Answers:

- Yes I'm adding interest costs... I'll rephrase my math with an example below.

- I do not plan on making extra payments, though, I'm tempted. Interest, like investments, compounds. Math is hard.

- If I refinanced, the purpose would have been to reduce the payment so I could invest more, in which case, I would no longer want to pay off my mortgage early. In that case, I would not make extra payments.

Sample Math:

Current mortgage, month one, the interest is $293.13 ($925 total payment, $631.87 goes to principal.) $0 left for investing (until mortgage is paid off.)

Refi mortgage month one, the interest is $348.75 ($525 total payment, $176.25 goes to principal.) $400 left for investing, earns $2.33.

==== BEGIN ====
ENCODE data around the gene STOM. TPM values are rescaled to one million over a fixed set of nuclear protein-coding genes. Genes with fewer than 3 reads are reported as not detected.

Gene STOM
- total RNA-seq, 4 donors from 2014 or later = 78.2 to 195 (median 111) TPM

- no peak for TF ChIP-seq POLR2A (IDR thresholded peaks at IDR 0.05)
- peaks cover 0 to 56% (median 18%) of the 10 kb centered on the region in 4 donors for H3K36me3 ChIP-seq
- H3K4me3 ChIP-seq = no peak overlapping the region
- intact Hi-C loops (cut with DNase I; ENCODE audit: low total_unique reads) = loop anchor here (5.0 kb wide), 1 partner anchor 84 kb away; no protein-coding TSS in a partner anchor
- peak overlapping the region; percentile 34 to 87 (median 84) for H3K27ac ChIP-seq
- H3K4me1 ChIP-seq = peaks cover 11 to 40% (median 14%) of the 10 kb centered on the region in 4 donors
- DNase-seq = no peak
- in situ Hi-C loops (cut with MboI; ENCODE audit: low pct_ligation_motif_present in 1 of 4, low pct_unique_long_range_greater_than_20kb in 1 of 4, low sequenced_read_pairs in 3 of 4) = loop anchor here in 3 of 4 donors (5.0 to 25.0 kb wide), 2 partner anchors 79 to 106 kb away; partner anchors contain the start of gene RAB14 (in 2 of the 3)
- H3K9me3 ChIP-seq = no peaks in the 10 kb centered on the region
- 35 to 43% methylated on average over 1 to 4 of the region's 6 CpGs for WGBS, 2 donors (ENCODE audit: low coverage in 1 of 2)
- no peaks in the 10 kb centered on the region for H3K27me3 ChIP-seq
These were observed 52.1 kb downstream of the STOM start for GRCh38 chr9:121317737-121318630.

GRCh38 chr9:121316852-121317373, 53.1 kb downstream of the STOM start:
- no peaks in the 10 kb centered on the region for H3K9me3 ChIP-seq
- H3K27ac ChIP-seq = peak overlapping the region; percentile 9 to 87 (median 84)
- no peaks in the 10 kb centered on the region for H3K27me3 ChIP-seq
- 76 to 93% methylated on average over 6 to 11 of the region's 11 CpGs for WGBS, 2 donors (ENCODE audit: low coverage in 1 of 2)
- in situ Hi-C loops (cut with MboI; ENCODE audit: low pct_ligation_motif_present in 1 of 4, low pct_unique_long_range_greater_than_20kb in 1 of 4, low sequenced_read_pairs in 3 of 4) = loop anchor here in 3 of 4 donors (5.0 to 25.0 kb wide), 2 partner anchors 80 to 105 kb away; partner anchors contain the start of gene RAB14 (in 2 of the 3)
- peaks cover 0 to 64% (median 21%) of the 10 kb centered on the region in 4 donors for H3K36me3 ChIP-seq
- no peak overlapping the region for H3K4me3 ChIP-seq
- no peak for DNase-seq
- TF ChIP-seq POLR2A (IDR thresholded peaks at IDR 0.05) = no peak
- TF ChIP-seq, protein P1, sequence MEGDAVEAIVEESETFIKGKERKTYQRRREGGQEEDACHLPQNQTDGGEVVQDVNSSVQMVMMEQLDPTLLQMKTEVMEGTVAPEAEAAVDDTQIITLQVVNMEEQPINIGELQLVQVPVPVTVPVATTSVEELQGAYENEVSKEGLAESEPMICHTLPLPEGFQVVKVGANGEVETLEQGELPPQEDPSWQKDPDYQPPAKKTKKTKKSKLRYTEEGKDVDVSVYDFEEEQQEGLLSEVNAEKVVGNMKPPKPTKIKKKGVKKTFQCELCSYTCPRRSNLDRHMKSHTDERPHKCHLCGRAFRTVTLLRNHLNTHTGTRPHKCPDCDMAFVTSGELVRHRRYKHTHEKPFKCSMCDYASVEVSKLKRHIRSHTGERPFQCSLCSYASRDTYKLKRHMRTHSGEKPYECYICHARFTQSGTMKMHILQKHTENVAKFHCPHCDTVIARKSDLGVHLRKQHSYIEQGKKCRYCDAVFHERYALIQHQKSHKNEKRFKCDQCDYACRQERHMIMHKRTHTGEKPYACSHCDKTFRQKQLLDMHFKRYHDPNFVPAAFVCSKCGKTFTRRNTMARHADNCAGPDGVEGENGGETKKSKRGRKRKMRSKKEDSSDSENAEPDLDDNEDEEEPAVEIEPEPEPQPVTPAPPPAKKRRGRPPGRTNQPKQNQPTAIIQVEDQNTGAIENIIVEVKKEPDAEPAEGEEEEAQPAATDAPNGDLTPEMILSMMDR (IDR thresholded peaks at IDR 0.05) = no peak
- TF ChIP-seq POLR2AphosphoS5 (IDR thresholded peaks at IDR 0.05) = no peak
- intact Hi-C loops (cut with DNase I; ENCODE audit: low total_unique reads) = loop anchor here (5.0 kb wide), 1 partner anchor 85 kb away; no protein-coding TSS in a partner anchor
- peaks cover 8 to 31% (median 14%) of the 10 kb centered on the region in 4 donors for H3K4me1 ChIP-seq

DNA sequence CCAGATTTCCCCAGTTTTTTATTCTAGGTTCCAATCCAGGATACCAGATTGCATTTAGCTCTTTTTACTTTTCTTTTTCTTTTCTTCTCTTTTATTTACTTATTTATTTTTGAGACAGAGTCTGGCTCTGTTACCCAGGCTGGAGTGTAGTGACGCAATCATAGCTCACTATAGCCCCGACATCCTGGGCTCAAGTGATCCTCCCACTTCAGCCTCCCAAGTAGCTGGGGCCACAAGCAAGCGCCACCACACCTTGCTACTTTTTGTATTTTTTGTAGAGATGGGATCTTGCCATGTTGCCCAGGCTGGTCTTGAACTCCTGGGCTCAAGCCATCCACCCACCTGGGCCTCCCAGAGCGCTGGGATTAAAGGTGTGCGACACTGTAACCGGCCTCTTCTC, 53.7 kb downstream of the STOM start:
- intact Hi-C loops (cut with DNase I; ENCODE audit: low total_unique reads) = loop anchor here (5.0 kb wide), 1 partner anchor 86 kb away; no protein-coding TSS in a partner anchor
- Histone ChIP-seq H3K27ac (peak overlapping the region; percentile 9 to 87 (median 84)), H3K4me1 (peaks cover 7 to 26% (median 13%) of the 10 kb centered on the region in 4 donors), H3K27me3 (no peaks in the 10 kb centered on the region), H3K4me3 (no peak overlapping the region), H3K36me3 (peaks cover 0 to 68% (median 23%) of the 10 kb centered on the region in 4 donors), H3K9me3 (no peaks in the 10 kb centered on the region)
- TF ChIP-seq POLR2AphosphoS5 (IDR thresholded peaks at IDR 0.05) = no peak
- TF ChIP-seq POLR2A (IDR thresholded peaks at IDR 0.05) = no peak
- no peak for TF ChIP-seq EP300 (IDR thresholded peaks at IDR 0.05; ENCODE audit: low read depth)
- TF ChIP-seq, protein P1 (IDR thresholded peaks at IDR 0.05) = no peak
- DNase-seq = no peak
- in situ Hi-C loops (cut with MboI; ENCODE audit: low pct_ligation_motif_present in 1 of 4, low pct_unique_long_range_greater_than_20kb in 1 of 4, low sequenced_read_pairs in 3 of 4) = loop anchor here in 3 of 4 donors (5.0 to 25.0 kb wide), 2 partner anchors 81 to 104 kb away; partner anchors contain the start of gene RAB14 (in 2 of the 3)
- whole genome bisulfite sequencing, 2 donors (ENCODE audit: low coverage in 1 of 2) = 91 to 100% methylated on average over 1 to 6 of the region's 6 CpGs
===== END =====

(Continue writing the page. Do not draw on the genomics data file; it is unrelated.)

I increased my interest payments by $55.62, but freed up $400, which I invested and earned an amazing $2.33. So the refi is worse by $53.29 even though almost half of my money is going towards a 7% investment which is clearly enough to pay for 3.875% in mortgage interest. (But since the interest rate increased for $105,000, it's a losing change in my finances.)

I adjusted my "formula" (Excel spreadsheet) to account for equity and I find that by the end of year 6, it actually starts to favor the investing / refi option, though.